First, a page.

Claims of kids being looked after in motels doesn't mean the NSW foster system is in crisis, a childrens' welfare group says.
A children's lobby group denies union claims the NSW foster care system is in crisis following reports vulnerable and abused children are having to sleep in motels.
The Public Service Association (PSA) has outlined desperate and risky measures caseworkers are resorting to accommodate children in a submission to the NSW upper house's inquiry.
"We're seeing more and more children being put up temporarily in motels during a crisis ... some case workers have had to put kids up in their own offices overnight or for a few nights while they look for a place," PSA assistant secretary general Steve Turner told AAP on Thursday.
According to the PSA children with nowhere to go have to be babysat in government-run community service centres during the day, and sleep in motels and holiday apartments, which in the case of one six-year-old cost the department $18,000 a fortnight.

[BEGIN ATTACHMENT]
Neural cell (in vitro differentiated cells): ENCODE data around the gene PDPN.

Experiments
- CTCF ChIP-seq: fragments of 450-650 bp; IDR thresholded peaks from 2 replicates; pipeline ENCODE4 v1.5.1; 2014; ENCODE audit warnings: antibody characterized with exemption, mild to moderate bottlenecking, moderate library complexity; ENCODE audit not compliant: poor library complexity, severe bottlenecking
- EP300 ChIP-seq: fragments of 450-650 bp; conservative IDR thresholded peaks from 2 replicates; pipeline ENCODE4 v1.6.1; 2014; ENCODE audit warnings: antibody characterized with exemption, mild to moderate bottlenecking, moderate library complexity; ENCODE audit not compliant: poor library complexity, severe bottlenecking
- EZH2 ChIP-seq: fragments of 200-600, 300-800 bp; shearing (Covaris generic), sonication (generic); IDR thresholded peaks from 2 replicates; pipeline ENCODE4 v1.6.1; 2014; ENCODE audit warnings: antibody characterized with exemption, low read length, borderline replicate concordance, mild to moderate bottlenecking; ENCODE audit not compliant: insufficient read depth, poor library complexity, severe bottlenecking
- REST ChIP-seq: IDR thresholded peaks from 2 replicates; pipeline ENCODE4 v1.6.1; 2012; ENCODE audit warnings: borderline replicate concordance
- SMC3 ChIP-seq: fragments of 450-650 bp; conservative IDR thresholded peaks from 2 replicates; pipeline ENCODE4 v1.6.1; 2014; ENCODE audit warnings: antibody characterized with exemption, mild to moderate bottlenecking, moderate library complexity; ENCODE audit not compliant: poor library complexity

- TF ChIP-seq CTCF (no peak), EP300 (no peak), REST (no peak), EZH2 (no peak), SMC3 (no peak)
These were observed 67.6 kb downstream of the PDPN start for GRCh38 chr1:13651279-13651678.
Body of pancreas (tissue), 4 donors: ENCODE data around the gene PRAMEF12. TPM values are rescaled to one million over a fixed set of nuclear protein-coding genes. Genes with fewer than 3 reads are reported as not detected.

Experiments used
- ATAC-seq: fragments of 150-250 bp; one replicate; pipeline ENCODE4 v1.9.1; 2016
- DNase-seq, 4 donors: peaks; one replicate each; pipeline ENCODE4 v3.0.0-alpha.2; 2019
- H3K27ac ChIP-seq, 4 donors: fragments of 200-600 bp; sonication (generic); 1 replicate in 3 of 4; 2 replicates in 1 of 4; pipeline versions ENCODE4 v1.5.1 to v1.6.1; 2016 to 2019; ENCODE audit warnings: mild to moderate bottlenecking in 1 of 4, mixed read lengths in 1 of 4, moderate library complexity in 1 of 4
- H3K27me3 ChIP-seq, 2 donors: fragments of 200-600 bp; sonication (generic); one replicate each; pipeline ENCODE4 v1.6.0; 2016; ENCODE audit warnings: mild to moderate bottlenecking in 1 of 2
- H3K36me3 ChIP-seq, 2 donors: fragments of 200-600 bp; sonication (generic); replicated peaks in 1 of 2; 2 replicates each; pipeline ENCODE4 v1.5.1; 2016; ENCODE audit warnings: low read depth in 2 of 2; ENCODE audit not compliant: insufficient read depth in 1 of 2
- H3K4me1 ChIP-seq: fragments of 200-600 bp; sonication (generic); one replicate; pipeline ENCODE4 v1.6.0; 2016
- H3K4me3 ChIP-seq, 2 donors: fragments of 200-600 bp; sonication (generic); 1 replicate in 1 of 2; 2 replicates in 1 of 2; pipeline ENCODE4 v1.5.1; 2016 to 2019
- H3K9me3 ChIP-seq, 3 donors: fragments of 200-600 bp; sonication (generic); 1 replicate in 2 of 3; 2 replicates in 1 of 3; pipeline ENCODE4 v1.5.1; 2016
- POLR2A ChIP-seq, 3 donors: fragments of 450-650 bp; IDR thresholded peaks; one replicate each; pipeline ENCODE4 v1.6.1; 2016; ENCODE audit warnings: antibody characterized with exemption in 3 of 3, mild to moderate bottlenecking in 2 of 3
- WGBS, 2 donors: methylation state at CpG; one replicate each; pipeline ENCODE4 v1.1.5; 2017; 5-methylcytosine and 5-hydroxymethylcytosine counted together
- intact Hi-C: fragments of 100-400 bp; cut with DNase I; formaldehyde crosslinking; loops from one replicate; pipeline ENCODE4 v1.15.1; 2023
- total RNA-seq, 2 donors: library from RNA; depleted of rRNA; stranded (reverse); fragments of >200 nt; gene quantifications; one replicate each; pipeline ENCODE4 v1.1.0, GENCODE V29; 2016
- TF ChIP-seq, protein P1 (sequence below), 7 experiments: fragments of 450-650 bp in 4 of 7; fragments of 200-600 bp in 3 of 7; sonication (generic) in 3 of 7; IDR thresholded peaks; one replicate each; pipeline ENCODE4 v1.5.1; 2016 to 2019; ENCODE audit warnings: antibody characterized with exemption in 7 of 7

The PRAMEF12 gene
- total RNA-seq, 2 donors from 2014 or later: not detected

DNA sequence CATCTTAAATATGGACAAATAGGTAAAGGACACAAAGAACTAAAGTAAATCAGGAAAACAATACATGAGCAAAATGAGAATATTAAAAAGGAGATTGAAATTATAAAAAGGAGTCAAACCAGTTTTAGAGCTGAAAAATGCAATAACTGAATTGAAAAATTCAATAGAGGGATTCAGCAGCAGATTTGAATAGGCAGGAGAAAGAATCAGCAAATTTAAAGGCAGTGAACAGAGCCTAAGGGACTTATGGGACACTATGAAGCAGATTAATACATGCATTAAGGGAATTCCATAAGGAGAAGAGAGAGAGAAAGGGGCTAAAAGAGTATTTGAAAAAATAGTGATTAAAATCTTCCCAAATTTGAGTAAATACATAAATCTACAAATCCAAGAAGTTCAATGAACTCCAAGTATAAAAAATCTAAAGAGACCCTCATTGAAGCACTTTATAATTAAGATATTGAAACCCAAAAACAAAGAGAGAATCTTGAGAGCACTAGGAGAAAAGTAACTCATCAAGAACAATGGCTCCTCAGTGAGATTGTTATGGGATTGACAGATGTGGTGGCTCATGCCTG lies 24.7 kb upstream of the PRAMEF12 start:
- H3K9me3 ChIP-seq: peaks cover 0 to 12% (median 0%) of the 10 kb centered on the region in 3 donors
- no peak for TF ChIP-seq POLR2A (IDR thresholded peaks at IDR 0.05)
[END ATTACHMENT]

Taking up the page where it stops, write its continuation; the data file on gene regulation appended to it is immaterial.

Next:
The union says the makeshift living arrangements expose the children, many of whom have already suffered neglect and abuse, to additional risk from strangers and untrained workers.
Although "deeply concerning", the claims did not amount to a system in crisis, said Acting Deputy of the Association of Children's Welfare Agencies (ACWA), Dr Wendy Foote.
"From our in-depth understanding of the system, cases like this are an exception and, when they do happen, the reasons behind them are defensible and in the interests of the children."
Secretary of the Department of Families and Communities Services, Michael Coutts-Trotter, on Thursday told the ABC he wasn't aware of any confirmed reports of children sleeping on the office floors of their caseworkers, but said he couldn't rule it out.
He said about 350 of the 20,000 at-risk children under his department's care had spent supervised time in motels when they couldn't be placed with extended family or a carer, but it wasn't common.